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“Shoot, if it was me, I’d take a vacation instead.”
I could not believe my ears when I heard those words, but that is what the CVS Pharmacy tech said to me after I paid $143.60* for one of my monthly prescriptions. Without fail, every month when I pick this up, the tech asks me if I am aware that it costs $143, as if I should reply, “Oh, no thanks- I actually don’t need that medicine after all.”
*The $143.60 price tag is after insurance and a $100 manufacturer discount.
What these techs do not know is how many medications I have tried before this one... too many to remember all of their names.
They do not know I have a doctor’s appointment Thursday to request a new medication because I can’t afford this one... it doesn't matter if this is the best medicine for my body and brain, I simply cannot afford to take it anymore.
They do not know how much I have cried over health insurance... from insurance plans confusingly wording their policies in order to be deceitful to still paying off a brain MRI I had in January, I have shed countless tears over medical expenses.
They clearly do not know how awful I feel about myself sometimes, even though it is something I cannot help... I feel broken. I feel shame. I sometimes hate myself, all because of genetics and brain chemistry.
They do not know a vacation doesn’t fix anxiety and depression...
Would I love to take $143.60 every month and put it into a savings account to take a big vacation every year? Of course! Would lying on a beach, or nestling in a cozy mountain cabin, or exploring a new country give me happiness? Of course! Would I be cured of all my anxiety and depression upon my return? No.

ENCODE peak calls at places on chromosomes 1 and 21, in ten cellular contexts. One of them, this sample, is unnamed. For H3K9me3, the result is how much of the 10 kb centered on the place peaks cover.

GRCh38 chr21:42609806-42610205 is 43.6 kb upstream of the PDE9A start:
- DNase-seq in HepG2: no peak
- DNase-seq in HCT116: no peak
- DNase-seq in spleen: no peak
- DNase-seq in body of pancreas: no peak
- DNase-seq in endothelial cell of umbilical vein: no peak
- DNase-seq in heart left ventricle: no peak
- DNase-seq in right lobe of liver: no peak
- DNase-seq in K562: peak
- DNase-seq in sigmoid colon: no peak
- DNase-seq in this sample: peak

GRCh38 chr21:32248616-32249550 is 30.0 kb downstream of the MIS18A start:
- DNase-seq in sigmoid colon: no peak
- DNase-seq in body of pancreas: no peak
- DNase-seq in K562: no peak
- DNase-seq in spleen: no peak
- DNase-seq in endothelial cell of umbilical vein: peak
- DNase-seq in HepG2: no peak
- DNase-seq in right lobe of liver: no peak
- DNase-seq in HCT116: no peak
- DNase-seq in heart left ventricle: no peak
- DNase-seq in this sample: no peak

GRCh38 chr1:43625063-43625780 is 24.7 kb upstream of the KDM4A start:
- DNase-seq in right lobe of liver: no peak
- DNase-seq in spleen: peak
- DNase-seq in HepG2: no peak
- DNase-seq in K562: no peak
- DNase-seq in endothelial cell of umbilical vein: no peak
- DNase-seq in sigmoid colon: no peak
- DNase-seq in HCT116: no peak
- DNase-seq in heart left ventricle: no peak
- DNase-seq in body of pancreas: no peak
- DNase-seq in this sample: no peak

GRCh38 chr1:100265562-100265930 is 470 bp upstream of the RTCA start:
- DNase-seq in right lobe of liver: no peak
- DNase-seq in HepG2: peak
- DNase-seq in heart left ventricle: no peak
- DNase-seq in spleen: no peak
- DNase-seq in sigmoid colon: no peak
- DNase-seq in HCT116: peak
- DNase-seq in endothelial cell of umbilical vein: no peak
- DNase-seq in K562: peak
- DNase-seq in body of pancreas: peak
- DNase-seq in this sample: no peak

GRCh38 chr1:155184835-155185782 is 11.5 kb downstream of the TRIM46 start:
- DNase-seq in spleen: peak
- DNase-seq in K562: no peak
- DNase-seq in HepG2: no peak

The stigma that mental illness is (no pun intended) all in one's head is a huge reason I am not very open about my own struggles. If a pharmacy technician, someone who works in the medical field, cannot empathize enough with my situation to not make a snarky comment at my prescription costs, why would I open up to those who don't know anything about mental illness?
Taking medication is not a sign of weakness. Many of those with mental illnesses, myself included, do not want to be on medication. Medicine is expensive, side effects are widespread, and it is difficult to come to terms with the fact that you need help.
- Mental illnesses are often hidden beneath the surface. It is extremely likely that a close friend or relative of yours has a mental illness, but doesn't show any "signs" of it. Some of the "happiest" people you know may be struggling on the inside.
- It is OK to ask, "Are you OK?" If you are concerned about a friend or colleague, you can speak up. If they do not want to talk about it, don't pursue the conversation, but sometimes just hearing someone's concern is enough to put a little light in a day of mental illness.
- If someone you know is open about their mental illness, ask questions to understand more about it. Come at it from a place of curiosity and wanting to understand, not a place of fascination. It is not a comfortable topic of conversation, but the more the general public understands about mental illnesses, the less of a stigma there is.
Every person you interact with each day is dealing with way more than you know. Do not judge by the surface. Be compassionate. Have patience.